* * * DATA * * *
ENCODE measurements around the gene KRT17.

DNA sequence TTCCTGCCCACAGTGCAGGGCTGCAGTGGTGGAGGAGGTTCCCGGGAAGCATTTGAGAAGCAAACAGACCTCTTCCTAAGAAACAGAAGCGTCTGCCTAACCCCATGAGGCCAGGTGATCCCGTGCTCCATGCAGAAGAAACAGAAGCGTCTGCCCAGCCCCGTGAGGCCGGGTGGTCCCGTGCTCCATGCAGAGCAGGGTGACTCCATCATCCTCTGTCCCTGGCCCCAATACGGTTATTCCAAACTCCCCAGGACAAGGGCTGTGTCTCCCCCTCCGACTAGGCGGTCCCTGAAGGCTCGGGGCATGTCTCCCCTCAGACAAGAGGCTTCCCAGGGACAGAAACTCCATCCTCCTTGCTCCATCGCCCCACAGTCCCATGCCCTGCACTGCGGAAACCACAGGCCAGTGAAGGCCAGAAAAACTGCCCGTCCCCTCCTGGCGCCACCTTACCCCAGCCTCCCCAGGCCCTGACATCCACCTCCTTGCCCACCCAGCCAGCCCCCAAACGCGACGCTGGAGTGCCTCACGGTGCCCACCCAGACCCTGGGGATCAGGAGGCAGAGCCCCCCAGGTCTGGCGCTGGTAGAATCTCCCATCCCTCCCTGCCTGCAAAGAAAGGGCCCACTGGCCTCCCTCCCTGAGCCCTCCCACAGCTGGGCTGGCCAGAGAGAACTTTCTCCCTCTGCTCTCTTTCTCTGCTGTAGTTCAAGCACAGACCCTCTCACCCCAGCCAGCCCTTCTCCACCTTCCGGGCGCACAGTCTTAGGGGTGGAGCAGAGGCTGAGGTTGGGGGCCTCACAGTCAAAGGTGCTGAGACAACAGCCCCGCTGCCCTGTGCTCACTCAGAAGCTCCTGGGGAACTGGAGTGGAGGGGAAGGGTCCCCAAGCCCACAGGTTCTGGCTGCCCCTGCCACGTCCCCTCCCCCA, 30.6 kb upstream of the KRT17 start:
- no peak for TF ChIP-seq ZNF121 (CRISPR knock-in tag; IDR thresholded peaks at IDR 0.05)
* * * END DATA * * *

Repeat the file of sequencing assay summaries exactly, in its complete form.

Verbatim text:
ENCODE measurements around the gene KRT17.

DNA sequence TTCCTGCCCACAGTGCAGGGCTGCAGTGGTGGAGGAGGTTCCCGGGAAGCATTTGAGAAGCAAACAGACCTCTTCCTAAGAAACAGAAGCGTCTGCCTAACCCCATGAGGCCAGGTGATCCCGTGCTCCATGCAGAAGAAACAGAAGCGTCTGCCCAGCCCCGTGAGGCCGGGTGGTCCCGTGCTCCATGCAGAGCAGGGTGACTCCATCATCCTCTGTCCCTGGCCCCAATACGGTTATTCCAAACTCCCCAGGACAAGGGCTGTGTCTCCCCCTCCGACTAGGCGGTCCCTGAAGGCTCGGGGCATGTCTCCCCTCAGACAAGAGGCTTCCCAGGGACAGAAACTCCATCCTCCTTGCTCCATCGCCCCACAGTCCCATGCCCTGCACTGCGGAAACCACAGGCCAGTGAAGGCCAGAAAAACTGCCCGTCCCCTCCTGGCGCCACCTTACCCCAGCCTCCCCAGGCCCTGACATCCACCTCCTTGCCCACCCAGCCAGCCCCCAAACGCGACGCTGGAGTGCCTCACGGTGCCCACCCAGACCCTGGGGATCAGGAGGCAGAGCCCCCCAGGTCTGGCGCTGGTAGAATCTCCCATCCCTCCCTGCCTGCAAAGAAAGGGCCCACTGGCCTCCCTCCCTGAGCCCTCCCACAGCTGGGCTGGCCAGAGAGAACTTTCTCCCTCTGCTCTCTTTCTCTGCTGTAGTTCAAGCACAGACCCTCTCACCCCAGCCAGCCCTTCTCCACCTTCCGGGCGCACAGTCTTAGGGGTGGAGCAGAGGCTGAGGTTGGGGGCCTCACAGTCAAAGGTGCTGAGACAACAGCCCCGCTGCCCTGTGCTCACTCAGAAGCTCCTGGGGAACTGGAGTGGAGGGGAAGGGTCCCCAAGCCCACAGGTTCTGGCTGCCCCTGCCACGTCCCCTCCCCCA, 30.6 kb upstream of the KRT17 start:
- no peak for TF ChIP-seq ZNF121 (CRISPR knock-in tag; IDR thresholded peaks at IDR 0.05)